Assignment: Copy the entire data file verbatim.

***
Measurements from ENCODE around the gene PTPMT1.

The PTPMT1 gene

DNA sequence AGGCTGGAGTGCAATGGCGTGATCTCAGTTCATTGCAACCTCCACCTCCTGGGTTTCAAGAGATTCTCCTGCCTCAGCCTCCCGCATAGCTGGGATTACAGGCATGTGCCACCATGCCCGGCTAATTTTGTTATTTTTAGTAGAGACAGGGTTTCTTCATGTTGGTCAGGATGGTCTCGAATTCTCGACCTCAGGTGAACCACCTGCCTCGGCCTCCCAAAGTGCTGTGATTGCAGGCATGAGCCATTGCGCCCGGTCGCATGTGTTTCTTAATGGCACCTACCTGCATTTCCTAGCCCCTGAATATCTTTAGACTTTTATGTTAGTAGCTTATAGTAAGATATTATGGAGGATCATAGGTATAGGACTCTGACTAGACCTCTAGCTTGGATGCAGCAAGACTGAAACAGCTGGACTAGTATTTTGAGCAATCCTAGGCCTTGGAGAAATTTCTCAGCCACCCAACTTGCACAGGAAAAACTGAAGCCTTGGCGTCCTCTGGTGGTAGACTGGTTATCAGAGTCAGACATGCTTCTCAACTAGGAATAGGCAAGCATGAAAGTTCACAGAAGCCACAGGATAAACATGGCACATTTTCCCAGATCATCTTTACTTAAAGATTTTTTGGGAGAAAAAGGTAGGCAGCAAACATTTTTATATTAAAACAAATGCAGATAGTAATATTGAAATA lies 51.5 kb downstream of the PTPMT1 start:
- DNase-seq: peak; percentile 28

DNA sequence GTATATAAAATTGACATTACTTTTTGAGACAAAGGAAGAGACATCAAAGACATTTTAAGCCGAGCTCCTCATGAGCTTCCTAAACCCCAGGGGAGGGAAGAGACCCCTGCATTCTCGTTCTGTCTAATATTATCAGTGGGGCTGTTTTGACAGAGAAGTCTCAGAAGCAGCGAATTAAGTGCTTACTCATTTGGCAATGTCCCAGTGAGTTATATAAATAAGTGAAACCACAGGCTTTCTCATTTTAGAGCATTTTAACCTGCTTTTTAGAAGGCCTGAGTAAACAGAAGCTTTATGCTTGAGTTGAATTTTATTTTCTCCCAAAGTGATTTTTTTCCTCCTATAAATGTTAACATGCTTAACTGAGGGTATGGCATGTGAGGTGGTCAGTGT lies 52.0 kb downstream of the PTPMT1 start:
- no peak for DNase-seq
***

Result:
Measurements from ENCODE around the gene PTPMT1.

The PTPMT1 gene

DNA sequence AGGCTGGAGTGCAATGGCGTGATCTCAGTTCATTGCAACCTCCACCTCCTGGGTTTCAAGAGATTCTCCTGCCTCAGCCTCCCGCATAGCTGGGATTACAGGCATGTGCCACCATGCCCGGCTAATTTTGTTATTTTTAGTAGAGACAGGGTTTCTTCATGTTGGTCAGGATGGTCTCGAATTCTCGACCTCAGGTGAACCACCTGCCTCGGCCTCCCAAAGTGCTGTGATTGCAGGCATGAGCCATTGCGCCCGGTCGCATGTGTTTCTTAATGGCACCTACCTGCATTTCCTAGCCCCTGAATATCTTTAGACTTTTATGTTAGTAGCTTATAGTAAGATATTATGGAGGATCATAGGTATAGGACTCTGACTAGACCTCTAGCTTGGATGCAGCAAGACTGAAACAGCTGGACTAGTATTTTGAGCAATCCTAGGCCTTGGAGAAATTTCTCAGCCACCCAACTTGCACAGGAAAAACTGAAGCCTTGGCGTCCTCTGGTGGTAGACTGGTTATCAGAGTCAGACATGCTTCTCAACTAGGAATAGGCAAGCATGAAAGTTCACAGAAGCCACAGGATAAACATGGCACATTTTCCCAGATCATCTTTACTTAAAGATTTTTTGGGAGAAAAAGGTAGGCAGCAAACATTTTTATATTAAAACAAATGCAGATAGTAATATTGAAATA lies 51.5 kb downstream of the PTPMT1 start:
- DNase-seq: peak; percentile 28

DNA sequence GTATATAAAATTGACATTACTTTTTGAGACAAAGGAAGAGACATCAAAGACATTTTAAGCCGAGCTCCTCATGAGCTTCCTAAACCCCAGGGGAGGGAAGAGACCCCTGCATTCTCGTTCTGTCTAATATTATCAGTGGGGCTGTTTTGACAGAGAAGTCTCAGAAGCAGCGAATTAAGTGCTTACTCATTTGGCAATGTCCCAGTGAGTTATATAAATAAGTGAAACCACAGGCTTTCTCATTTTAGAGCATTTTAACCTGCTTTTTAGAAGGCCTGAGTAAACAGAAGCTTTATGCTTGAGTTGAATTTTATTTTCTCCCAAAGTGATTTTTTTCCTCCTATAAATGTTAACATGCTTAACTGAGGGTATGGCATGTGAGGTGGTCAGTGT lies 52.0 kb downstream of the PTPMT1 start:
- no peak for DNase-seq